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NHL’s New Seattle Kraken Announce Name & Logos

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12 minutes ago, Cujo said:

 

My point: It's things like that which differentiate the NHL from the other "Big 3" professional sports. The Hurricanes circus act and franchises named Krakens Gone Wild are things we see and expect on the minor-league level.

 

Please. The NBA and NFL were putting on shows and such before the NHL. The NHL you're still expected to show up in a suit if you're a player. Also the name thing is silly. Is Kraken a dumb name? Yes. But those other leagues have the Magic, the Bills, the Phillies, etc. And if those names didn't have decades of history and came out today we'd be laughing at them as much as we are Kraken.

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20 minutes ago, Cujo said:

My point: It's things like that which differentiate the NHL from the other "Big 3" professional sports. The Hurricanes circus act and franchises named Krakens Gone Wild are things we see and expect on the minor-league level.

And perhaps it's that same vanilla-ass presentation that's kept hockey from penetrating like the NFL and NBA do; there's no real personalities shown in hockey unless it's someone like Marchand. Most of the stars are bland.

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Above all of any of the celebration shenanigans, the thing that keeps the NHL minor league in the eyes of general sports fans is the (thankfully dying out) celebration of fighting.  In all other aspects of life (and sports), it's expected that adults can control themselves and not throw punches at someone who hurted their feelings or offended them or even got a painful hit in on them.  It's only in hockey that it seems people are unable to control themselves and must be granted the freedom to drop their gloves and engage in pre-planned, pseudo-fights just so the crowds can scream and smack on the glass.  I get it that there's a vocal hardcore segment of hockey fandom that still gets all excited for this sort of thing, but for the rest of the world, it looks utterly silly and childish and low-rent.  The generally-acknowledged greatest hockey ever played was the 87 Canada Cup, which was a celebration of pure hockey ability instead of being ground down by the threat of fighting.  

 

Thank you for coming to my TED Talk.

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7 minutes ago, Ridleylash said:

And perhaps it's that same vanilla-ass presentation that's kept hockey from penetrating like the NFL and NBA do; there's no real personalities shown in hockey unless it's someone like Marchand. Most of the stars are bland.

 

Sadly, this is true.  I think the stars have it drilled into their heads to not EVER to do or say anything that might be construed as controversial or bulletin-board material.  Sydney Crosby and Connor McDavid have been two of the most transcendent players of the last twenty years, and arguably the two DULLEST interview subjects.  But you can't really blame them when anyone can and WILL take something they say and twist it against them.  Still, it's sad that the NHL stars seem to not be having that much fun when you speak to them.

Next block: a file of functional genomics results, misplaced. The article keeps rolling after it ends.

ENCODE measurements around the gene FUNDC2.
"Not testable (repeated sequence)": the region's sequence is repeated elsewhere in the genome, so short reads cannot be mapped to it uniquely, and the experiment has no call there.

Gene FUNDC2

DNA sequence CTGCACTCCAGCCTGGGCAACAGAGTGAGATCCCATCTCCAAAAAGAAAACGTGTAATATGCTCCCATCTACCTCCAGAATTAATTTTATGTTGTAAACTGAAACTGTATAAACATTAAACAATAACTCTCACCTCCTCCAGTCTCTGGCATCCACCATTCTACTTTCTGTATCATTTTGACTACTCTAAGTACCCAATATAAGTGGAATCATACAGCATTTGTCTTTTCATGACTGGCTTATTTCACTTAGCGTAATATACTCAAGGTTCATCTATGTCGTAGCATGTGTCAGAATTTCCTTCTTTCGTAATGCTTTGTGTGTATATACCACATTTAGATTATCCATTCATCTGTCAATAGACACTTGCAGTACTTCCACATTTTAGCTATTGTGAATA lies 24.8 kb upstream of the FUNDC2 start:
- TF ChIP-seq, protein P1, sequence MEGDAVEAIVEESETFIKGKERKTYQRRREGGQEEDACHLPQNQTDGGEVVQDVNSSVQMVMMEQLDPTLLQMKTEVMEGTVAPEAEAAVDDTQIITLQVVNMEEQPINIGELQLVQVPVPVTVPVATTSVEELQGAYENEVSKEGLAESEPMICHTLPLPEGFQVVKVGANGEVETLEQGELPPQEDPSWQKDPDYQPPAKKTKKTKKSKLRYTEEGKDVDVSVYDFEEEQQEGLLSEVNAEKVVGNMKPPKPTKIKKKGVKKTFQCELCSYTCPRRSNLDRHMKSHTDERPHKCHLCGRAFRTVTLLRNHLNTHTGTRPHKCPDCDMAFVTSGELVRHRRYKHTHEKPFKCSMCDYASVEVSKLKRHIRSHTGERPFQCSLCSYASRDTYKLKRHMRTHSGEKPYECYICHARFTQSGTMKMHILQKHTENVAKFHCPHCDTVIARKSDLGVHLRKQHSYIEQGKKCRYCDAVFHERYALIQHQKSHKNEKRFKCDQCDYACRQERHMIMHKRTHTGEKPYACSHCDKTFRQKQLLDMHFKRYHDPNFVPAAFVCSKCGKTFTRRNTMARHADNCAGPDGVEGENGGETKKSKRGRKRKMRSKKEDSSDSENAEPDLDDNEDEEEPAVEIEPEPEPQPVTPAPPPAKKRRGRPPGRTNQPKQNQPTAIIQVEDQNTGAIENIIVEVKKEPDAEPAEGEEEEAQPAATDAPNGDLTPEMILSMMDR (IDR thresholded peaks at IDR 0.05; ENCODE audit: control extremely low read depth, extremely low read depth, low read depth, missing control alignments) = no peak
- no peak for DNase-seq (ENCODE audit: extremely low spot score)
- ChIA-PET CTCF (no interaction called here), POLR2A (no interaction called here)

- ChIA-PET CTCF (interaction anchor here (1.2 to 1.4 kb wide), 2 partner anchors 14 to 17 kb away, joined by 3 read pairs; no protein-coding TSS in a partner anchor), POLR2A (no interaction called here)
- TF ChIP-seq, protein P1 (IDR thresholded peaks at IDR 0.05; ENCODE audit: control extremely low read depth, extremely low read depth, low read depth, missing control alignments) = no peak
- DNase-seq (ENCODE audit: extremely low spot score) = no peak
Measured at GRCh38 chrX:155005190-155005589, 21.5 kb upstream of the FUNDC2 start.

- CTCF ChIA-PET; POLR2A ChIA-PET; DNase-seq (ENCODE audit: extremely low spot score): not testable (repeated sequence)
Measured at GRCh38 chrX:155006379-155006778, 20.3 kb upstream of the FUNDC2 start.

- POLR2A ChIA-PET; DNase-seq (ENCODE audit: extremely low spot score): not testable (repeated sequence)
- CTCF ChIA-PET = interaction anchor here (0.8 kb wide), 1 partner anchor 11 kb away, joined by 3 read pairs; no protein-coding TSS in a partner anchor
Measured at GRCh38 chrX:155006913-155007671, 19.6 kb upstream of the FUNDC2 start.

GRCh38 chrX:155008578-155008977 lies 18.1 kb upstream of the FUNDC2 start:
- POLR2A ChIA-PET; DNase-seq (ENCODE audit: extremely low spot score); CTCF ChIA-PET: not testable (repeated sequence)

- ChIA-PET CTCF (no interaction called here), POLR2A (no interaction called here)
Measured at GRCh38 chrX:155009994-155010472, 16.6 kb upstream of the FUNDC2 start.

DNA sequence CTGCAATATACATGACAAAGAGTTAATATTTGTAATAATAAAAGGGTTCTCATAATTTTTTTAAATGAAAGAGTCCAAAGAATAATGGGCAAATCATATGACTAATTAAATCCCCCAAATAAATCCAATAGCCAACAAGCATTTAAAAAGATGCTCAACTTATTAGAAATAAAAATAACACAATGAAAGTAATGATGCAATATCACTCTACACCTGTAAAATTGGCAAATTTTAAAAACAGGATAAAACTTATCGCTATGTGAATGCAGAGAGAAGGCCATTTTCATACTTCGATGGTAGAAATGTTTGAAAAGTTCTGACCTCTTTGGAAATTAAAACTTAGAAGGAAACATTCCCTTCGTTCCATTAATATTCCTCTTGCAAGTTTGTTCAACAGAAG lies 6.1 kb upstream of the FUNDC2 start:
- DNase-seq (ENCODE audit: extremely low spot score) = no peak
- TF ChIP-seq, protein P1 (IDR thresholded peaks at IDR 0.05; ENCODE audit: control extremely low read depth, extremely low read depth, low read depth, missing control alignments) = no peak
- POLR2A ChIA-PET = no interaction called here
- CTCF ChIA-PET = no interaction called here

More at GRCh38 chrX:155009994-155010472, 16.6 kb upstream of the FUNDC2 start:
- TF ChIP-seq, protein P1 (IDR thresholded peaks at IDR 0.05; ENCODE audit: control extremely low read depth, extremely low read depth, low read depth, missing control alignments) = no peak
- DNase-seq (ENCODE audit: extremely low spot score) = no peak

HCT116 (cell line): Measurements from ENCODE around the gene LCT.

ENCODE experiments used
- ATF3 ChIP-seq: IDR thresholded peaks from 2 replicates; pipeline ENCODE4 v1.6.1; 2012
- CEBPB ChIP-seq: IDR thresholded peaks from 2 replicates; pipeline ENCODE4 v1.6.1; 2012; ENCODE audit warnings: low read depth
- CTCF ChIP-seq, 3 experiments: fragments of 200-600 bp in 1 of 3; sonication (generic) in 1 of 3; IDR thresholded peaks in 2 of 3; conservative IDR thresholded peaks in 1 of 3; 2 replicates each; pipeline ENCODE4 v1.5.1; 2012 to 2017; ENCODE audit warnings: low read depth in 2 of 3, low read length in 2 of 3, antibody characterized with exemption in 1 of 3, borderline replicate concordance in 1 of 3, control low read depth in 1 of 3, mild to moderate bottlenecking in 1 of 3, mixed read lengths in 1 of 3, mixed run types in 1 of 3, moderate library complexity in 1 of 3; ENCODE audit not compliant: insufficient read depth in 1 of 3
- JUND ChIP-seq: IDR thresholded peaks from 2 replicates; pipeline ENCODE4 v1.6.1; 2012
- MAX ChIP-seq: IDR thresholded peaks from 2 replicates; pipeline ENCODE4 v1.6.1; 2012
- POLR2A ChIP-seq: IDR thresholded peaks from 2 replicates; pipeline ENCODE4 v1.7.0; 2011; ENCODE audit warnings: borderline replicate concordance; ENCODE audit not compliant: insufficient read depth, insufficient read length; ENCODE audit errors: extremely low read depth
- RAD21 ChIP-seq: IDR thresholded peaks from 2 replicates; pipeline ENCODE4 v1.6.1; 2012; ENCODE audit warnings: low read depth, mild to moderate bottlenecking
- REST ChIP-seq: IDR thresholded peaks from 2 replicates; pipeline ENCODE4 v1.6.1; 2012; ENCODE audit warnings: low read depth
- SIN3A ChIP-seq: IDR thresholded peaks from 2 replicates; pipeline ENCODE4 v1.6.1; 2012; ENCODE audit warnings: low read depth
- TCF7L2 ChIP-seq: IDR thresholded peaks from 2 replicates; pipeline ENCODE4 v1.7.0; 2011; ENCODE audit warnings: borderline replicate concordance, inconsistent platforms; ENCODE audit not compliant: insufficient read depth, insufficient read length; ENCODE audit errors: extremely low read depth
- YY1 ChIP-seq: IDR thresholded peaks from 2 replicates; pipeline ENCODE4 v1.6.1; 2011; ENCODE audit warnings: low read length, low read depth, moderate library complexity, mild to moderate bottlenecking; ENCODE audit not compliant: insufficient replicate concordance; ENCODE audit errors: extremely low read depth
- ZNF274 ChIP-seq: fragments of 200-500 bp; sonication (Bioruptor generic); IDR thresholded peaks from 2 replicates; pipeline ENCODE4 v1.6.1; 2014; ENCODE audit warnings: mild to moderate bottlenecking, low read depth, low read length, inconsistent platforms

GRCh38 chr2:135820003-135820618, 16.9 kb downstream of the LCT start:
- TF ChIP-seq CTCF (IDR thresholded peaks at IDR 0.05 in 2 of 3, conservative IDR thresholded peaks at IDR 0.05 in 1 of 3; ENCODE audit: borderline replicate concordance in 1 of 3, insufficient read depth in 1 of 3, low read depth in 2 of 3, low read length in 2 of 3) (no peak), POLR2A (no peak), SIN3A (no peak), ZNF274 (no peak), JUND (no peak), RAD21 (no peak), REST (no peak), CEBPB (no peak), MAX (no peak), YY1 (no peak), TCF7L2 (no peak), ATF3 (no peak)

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Spontaneous expression is cool. Contrived choreography to pop Reddit and Twitter is stupid. That's why the Bobby Orr photo is a classic and the time the Hurricanes did the Fortnite dance because they won a game in January will be forgotten. 

 

  

12 minutes ago, darkpiranha said:

Above all of any of the celebration shenanigans, the thing that keeps the NHL minor league in the eyes of general sports fans is the (thankfully dying out) celebration of fighting.  In all other aspects of life (and sports), it's expected that adults can control themselves and not throw punches at someone who hurted their feelings or offended them or even got a painful hit in on them.  It's only in hockey that it seems people are unable to control themselves and must be granted the freedom to drop their gloves and engage in pre-planned, pseudo-fights just so the crowds can scream and smack on the glass.

 

Football is the most popular sport in America and MMA is on the rise. No one has a problem with violence, they just have a problem with relatable violence.

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22 minutes ago, Ridleylash said:

there's no real personalities shown in hockey unless it's someone like Marchand. Most of the stars are bland.

 

You kinda nailed it. However, that's pretty much how it always been. Gretzky. Mario. Bourque. They just kept their head down and let their play do the talking. Every once in a while you had someone like Patrick Roy open their yap, but for the most part NHL personalities are nonexistent.

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44 minutes ago, Cujo said:

 

You kinda nailed it. However, that's pretty much how it always been. Gretzky. Mario. Bourque. They just kept their head down and let their play do the talking. Every once in a while you had someone like Patrick Roy open their yap, but for the most part NHL personalities are nonexistent.

 

I'm only a very casual hockey fan, but i think the gear and pace of play inherently cause some of this problem.  In the NBA you can recognize the players since they're not covered in pads, helmets, or even hats. In baseball there are constant pauses where the camera cuts to the batter, pitcher, or other players; it's easy to know who is standing where, and they can be recognized.  In football players mostly can be identified by their position, and what they do on each play,  it resets each play, and is often replayed.